Schools sprinting to win Obama's Race to the Top billions
In speech Wednesday, Obama touts his $4.35 billion bid to reshape education in America. Schools nationwide are eager to compete for Race to the Top funds.
Mr. Obama's $4.35 billion in Race to the Top funds have already spurred significant education reform in a number of states – even though the final guidelines for the program haven’t yet been announced, no states have yet applied, and the first grants won’t be made until at least April.
The program offers competitive grants to states that have policies aligned with certain federal priorities. These priorities include a willingness to evaluate teachers using student achievement, an openness to charter schools, and a commitment to building long-term data systems to track student performance.
Now, numerous states are revisiting laws that would disqualify them from the grants or make their applications less attractive.
“The administration has done a good job of having a lot of states make a long-odds bet that they’re going to win Race to the Top funds, so they’ve shaped their behavior a lot in advance of a single dollar being awarded,” says Russ Whitehurst, director of the Brown Center on Education Policy and a senior fellow at the Brookings Institution. “Most of what the administration is going to get [in terms of reform] it will get before the competition is actually completed.”
Obama highlighted these changes Wednesday.
• Some of the 11 states that don’t yet allow charter schools are considering proposals to do so.
“We’re saying, if you’re committed to real change in the way you educate your kids; if you’re willing to hold yourselves more accountable; if you develop a strong plan to improve the quality of education in your state, we’ll offer you a grant to help make that plan a reality,” Obama said in his remarks.
A competition for prestige
In federal terms, the $4 billion in Race to the Top funds is relatively small – especially compared with the other $95 billion for education, also included in the stimulus package, which went to more traditional expenditures like saving teacher jobs.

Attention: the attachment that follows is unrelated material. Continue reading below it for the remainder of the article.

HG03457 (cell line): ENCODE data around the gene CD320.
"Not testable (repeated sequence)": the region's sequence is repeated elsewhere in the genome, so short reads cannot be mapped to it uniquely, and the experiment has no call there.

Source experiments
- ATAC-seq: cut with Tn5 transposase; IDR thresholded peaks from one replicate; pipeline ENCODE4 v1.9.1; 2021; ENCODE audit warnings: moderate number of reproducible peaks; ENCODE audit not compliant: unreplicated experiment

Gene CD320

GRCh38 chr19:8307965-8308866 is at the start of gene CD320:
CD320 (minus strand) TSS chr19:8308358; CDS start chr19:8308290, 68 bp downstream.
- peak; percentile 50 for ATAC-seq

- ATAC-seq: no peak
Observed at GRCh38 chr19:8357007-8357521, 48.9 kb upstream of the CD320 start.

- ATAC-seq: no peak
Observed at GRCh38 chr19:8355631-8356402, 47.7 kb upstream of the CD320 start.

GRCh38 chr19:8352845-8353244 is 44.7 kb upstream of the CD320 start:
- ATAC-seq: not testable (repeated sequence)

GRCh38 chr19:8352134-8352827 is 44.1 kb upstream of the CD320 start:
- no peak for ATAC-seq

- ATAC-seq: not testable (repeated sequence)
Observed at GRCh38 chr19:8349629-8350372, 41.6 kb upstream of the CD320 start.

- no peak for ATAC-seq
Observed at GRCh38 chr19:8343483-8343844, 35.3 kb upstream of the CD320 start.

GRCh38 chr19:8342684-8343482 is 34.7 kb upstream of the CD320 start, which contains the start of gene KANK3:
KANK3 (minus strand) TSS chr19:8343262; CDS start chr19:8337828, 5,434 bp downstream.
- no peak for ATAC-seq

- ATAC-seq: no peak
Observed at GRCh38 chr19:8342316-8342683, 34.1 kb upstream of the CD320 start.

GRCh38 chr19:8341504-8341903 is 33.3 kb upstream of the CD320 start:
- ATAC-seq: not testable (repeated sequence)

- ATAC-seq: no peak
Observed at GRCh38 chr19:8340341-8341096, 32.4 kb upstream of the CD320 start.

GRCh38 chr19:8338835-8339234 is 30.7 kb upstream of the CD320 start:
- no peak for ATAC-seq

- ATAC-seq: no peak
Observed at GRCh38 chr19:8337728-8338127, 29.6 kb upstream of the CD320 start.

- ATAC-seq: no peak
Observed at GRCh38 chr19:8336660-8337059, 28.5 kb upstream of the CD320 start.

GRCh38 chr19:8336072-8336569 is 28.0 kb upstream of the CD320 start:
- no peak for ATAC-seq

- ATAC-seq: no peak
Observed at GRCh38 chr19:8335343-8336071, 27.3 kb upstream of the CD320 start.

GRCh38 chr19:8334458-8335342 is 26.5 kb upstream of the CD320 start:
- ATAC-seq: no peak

But the innovative design has given the money an outsize influence, say analysts – the promise of extra funds and the prestige that comes with it spurring states to demonstrate that they’re worthy.
“This is very historic…. You’re looking at a fundamental redefining of the federal role,” says Joe Williams, executive director of Democrats for Education Reform. With the guidelines that the administration has set forward, he adds, “there’s an established criteria for what it means to be a reform-minded governor or an education leader… The prestige is proving almost as valuable as the money.”
Four key areas of reform
In its draft guidelines for the fund, released in July, the administration announced it would be focusing on four key areas:
• Enacting internationally benchmarked standards, and tying assessments to them.
• Attracting and retaining good teachers, including measures such as performance pay and achievement-based evaluation systems.
• Improving data collection and using it to drive instruction.
• Using effective turnaround approaches for failing schools.
The right reforms?
Mr. Whitehurst of the Brookings Institution applauds the general guidelines in the reform, though he questions some of the particulars.
“It’s been a mistake to ignore curriculum,” he says. Evidence suggests a high-quality curriculum can make enormous difference in student achievement, he adds.
Whitehurst also questions the decision to place so much emphasis on charter schools and on turning around failing schools, calling such strategies more “hopeful” than “evidence-based.”
Be that as it may, Secretary of Education Arne Duncan “today has more money at his disposal to bring about change than any secretary of education has ever had,” says Jack Jennings, director of the Center on Education Policy in Washington.
To Mr. Jennings, the priorities that Race to the Top emphasizes seem aligned with where school reform is headed.
“This is the next wave of school reform, and it’s eclipsing No Child Left Behind,” Jennings says. “The conversation has shifted to charter schools, data systems, tying pay to performance, and common standards. It’s as if we’ve moved on.”
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